Wednesday, June 24, 2015

Sierra Club Florida's Statements on Bear Hunting to the FWC

The following testimonies in opposition to opening black bear hunting in Florida were presented to the Florida Fish and Wildlife Conservation Commission (FWC) at its meeting in Sarasota on June 24, 2015:

Frank Jackalone - Sierra Club Florida Staff Director

Sierra Club is not opposed to all hunting.  For example, exotic invasive wildlife like wild hogs and Burmese pythons that destroy our native ecosystems need to be trapped and hunted.
But Florida black bears are not exotic animals.  They are natural inhabitants of Florida, and they are bright, intelligent mammals that occupied this land before people did.  It is immoral to talk about “harvesting’ black bears.  Shame on the Florida Fish and Wildlife Conservation Commission for suggesting that Florida black bears should be harvested!

The Commission has clearly given up on acquiring additional conservation lands needed to fully restore and protect Florida black bears and panthers.  I believe this is because developers are demanding the same land needed for black bear and panther habitat.  FWC’s plan to reduce the black bear population is all about economic growth and development; it’s not about the rights of hunters.

The proposal to hunt black bears is part of a larger assault on Florida’s wildlife and habitat.  It is no coincidence that state officials are simultaneously proposing black bear hunts; habitat restriction and euthanasia to reduce the number of panthers; leasing of our state parks for cattle grazing, timber harvesting, cell phone towers, hunting, mining; and the Legislature’s blatant refusal to use the majority of Amendment One revenue to fund the Florida Forever land acquisition program.

Hunting of Florida black bears is a vile proposal.  This is a tragic day for Florida’s wildlife and for millions of Floridians who love nature and want to protect our state’s wildlife.  Sierra Club will use every legal and political means necessary to challenge and oppose this plan if the Commission votes to approve it today.

I ask you to delay this decision until you present a full set of alternative options to the public.

Alexis Horn - Sierra Club Panther Habitat Campaign Coordinator

We ask that the FWC at least delay the decision on opening bear hunting until all options are scientifically vetted and presented to the public. Each option in bear management should delve into the positive and negative environmental impacts of the proposed actions, and provide a list of alternatives that may be chosen instead of hunting.

Even though it is indisputable that bear populations have grown (the whole point of protecting them), the 13-year-old population data does not give the full account on where bears currently stand. Opening a hunt is premature at this time. We are concerned that not all the appropriate tools are being deployed to manage the population. Hunting is an extreme response to an increasing population that was so recently under protective status. Without the science of a full, completed population study, a hunt is unjustifiable.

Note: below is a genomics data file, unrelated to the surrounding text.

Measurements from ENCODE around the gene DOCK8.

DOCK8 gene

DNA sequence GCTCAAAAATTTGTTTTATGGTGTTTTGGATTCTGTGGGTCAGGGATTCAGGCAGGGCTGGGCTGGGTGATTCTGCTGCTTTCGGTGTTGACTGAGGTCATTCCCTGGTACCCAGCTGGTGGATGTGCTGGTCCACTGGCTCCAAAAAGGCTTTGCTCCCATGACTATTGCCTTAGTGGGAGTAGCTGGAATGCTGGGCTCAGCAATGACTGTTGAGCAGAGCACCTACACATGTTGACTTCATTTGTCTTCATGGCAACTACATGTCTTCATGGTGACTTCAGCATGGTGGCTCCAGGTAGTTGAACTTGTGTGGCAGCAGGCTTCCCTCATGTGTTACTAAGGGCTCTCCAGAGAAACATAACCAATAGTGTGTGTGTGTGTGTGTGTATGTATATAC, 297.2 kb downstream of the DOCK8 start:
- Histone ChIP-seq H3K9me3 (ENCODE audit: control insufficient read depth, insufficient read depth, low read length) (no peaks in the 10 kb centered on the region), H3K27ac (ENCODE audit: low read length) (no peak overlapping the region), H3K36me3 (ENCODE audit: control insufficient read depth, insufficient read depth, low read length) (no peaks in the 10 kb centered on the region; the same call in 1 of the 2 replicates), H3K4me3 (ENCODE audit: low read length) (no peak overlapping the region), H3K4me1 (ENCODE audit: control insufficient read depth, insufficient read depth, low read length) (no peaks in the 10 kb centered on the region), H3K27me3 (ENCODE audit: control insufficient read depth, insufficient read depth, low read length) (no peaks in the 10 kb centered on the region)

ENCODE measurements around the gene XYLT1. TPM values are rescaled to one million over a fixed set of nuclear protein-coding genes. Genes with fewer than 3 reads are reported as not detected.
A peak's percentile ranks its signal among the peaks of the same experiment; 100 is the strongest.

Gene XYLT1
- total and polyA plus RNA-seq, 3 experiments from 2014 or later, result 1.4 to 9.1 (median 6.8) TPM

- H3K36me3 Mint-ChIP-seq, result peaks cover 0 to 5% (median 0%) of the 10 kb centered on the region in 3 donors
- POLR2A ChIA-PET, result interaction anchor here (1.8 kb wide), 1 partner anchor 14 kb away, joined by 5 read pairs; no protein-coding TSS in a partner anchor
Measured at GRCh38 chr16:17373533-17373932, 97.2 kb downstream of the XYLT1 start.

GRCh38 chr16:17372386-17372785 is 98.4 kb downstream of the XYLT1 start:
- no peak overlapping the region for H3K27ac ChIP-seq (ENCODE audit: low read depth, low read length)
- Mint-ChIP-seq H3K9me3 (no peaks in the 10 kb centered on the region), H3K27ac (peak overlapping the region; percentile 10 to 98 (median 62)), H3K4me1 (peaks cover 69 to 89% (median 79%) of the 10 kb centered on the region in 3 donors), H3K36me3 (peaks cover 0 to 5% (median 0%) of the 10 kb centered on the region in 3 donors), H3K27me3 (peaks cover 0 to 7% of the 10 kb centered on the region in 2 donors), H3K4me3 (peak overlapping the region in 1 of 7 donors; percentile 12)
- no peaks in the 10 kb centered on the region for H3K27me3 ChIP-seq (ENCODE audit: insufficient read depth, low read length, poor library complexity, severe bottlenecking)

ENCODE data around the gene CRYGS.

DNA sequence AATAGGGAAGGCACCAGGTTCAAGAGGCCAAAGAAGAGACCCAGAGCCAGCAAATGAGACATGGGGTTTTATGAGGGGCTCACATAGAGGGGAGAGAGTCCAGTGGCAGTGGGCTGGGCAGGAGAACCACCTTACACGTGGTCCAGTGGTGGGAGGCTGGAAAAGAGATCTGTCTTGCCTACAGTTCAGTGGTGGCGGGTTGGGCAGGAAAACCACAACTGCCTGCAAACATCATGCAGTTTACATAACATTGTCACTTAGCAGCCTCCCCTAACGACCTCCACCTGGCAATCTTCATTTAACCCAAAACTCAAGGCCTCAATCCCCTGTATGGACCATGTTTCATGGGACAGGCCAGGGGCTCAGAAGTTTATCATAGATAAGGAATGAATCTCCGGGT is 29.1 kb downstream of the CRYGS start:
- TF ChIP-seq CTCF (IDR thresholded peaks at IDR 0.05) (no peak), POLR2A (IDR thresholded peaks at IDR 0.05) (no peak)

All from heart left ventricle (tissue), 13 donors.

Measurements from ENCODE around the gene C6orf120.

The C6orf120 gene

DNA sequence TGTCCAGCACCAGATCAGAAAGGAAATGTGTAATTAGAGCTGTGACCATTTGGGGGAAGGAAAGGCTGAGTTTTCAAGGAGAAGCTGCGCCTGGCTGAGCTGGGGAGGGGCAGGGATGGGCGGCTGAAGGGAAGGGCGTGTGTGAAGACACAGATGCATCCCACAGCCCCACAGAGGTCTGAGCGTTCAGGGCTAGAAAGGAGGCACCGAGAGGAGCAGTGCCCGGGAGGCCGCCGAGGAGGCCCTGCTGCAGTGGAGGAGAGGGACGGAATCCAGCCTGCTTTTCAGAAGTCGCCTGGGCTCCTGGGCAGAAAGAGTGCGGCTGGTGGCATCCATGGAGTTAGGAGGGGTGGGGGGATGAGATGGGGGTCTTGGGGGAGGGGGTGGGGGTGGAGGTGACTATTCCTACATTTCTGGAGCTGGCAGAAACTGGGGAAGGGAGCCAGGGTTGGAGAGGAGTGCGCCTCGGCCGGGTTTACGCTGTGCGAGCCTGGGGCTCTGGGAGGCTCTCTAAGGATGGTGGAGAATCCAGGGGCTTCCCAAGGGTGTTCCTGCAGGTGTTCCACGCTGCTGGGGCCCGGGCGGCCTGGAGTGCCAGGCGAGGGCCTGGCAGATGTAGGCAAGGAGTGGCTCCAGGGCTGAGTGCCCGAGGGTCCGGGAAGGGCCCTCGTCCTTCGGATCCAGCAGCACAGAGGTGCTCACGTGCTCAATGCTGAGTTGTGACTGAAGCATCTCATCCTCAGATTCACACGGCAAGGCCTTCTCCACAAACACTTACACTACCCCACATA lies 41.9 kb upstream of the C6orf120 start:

Fifty-one bears have been euthanized this year, and 266 were killed by cars in 2014 (2015 data is not yet available). The population will undoubtedly suffer due to these mounting deaths, and we’ll be right back to where we were when bears were first placed on the threatened list. There are just too many unknowns at this point to justify a hunt, and the people of Florida have overwhelmingly asked the FWC to deny this hunt. At the FWC meeting, 60 members of the public, including top non-profit officials, testified that they do not want this hunt, while only fourteen people were for it.

FWC should be focusing on education, trash management, and habitat protection. FWC’s own reports have shown that human-bear conflicts are reduced up to 95% when bear-proof trashcans are implemented. That 70% of bear related calls state that a bear is in a person’s yard or trash, and that only 1% of bear calls concerned a threat to human safety. Only through education, fines for those who feed bears, and protecting environmentally sensitive lands will bears be managed effectively. Without habitat protection and acquisition, bears will suffer, and human-bear conflicts will increase.  

Without all the updated Bear Management Unit numbers and the science to prove that Florida's unique black bear population can withstand the cumulative effects of road-kill, euthanasia, and FWC’s new One-Strike policy, no form of hunting should be considered. The focus should be on preventing human-bear conflicts, protecting habitat and ensuring species  safe movement, and humanely managing a species that was so recently on the threatened species list.


Please contact Frank Jackalone at with any questions.